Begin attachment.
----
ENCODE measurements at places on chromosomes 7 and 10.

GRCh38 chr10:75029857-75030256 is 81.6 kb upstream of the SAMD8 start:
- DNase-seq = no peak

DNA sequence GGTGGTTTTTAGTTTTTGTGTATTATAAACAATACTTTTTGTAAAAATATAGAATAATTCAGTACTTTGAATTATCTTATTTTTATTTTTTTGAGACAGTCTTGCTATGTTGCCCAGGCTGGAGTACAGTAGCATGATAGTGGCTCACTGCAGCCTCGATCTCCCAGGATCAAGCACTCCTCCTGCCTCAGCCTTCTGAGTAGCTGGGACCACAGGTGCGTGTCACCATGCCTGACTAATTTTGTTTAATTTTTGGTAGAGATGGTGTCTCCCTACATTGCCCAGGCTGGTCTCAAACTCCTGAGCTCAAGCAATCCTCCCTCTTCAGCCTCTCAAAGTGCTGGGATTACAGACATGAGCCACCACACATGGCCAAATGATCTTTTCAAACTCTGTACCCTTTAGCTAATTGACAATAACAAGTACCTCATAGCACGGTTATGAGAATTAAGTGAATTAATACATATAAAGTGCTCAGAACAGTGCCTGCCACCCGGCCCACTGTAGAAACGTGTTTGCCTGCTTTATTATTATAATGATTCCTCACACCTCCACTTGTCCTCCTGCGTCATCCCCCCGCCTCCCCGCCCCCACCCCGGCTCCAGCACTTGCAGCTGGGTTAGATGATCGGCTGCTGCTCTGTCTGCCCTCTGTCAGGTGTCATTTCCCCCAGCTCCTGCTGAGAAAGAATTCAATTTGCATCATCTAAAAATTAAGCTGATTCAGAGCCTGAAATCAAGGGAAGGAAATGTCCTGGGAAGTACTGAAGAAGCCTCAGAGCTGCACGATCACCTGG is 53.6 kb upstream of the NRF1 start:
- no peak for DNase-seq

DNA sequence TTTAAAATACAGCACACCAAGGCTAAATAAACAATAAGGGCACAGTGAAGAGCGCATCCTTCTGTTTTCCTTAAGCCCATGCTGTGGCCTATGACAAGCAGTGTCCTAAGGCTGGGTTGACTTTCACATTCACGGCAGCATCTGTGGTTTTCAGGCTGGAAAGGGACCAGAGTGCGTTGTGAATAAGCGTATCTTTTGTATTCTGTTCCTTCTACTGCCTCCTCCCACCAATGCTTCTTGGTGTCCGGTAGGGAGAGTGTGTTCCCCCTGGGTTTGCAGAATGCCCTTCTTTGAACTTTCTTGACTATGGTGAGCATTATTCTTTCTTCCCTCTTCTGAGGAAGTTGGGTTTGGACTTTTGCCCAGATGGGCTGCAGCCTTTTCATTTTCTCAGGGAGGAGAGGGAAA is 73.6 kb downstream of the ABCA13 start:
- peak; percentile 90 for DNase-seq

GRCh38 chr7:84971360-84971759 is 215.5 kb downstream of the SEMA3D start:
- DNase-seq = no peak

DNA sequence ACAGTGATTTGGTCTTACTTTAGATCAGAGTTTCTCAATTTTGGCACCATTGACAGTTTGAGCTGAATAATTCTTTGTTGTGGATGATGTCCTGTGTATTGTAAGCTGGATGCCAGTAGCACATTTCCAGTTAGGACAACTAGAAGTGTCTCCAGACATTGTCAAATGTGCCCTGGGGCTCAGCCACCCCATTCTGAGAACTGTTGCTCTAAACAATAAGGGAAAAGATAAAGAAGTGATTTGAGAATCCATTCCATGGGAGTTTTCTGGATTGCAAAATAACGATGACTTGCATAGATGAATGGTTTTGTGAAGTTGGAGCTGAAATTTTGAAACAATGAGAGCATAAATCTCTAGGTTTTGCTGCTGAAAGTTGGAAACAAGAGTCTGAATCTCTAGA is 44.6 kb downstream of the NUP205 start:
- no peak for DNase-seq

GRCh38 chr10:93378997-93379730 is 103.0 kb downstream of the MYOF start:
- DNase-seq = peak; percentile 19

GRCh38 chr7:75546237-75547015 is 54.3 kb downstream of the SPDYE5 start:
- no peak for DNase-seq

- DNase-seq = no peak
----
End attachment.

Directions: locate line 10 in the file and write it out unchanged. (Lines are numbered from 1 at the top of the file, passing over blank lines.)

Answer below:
DNA sequence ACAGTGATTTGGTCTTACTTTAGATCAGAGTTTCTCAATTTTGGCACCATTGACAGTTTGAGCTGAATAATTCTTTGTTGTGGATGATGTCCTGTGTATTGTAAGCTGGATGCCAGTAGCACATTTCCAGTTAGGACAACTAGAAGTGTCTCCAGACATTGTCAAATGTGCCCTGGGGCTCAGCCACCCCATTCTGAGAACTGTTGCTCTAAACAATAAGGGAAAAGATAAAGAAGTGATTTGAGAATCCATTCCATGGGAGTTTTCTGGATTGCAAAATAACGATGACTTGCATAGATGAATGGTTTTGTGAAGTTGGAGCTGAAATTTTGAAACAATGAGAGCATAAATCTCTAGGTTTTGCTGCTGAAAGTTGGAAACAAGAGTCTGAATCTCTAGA is 44.6 kb downstream of the NUP205 start: